Checking in

I can see that Pinch and Nicholas have things well in hand, which is great. I should go on vacation more often.

Last fall I checked out the audiobook of Not a Good Day to Die : The Untold Story of Operation Anaconda by Sean Naylor. I barely had time to start it before it was due, and someone else had it on hold and I had to return it. Since that time, several readers have recommended it, so I picked it up again to listen to while on our trip. Great stuff and highly recommended. I’ll probably have a bit more to say after I’ve listened to the whole thing.

Also, I see that is giving away tickets to The War Tapes, a documentary shot by troops in Iraq. I had the pleasure of meeting director Deborah Scranton and one of the National Guard soldiers who helped create the film. I hope to get an opportunity to check it out.

Finally, don’t forget the Gunblogger Rendezvous in Reno October 6th and 7th. Lots of good stuff, including time at a local shooting range, is planned for all comers. Some industry reps and such will be there, and it’s open to all GunBloggers and MilBloggers. I had a great time at the MilBlogger Conference this past spring in Washington, DC, and the GunBlogger Rendezvous provides a western location for a similar gathering of like-minded folks. Go check it out.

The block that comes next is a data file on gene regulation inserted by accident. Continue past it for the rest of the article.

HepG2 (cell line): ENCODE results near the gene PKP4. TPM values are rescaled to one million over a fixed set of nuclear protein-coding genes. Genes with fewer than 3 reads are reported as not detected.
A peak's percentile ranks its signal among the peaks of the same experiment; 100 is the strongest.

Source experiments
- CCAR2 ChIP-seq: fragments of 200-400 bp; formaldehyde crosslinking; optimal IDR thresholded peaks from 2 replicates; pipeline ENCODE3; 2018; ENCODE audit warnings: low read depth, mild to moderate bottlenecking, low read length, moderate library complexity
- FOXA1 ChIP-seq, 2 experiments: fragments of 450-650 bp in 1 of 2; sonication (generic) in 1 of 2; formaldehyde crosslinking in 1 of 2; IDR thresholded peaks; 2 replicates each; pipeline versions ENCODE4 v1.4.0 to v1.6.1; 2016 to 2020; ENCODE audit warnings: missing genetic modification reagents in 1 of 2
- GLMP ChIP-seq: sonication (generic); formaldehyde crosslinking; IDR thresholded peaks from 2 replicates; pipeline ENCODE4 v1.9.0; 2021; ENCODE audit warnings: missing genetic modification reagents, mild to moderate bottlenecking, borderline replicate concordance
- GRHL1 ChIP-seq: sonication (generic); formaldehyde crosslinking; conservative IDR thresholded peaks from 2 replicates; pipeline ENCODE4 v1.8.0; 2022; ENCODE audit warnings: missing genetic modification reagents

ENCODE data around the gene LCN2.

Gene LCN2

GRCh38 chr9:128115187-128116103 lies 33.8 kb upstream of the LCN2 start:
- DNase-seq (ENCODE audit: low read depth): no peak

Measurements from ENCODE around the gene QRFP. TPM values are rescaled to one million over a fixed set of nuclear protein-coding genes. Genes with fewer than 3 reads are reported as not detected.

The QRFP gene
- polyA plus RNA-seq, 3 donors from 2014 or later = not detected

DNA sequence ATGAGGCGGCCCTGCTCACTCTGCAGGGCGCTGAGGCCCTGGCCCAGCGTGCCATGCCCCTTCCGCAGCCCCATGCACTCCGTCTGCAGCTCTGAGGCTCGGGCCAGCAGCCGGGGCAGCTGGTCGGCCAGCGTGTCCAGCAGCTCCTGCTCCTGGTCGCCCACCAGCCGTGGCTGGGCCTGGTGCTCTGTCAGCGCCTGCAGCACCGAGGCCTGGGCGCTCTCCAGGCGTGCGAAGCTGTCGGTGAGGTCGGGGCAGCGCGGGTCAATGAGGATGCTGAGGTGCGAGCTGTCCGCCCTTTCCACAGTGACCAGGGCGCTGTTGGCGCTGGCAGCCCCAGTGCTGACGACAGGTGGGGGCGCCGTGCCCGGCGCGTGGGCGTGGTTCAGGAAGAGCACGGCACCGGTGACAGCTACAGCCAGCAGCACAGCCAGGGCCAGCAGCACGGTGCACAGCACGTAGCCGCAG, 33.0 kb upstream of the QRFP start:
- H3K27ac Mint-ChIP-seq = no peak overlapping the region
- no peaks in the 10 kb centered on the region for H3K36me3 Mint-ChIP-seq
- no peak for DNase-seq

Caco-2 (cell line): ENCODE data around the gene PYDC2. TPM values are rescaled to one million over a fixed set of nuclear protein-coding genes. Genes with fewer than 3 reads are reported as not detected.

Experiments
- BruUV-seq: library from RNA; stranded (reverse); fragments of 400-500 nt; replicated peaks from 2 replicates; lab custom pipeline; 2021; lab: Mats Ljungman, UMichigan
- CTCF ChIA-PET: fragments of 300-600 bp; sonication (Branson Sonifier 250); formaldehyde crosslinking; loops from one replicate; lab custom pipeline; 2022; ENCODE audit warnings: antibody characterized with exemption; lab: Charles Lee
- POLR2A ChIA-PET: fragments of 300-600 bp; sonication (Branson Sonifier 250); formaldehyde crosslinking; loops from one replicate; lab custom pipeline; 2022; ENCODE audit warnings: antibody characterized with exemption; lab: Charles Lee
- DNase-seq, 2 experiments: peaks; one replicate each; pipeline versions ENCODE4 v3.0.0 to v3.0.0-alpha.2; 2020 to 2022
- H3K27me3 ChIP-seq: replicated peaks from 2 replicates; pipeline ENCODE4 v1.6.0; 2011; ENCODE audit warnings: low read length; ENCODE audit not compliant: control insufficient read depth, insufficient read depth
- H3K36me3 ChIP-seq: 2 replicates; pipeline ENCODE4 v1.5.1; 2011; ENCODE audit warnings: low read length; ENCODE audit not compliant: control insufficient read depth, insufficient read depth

1. I’ve got a copy of NAGDTD, absolutely an excellent read. Not at all dry or academic, but really gets into the detail of all the differnet groups and individuals who participated into the runup & operation of Anaconda. Most eye opening for me was the attempt by a number of generals to cover their @$$e$ by ordering subordinates to not cooperate with Naylor during his research of this combat op gone wrong. I was pleased (but not really surprised) by the initiative, self reliance, professionalism, and dedication of so many of the participants to improvise, and carry on with the mission in the face of odds that weren’t their making. God bless all our troops!

  2. I’m about halfway through the book. To me it seemed to bog down at the beginning until I realized the author was setting the scene of the political infighting and lack of coordination at the higher levels of command. Unfortunately, the grunts are the ones to suffer.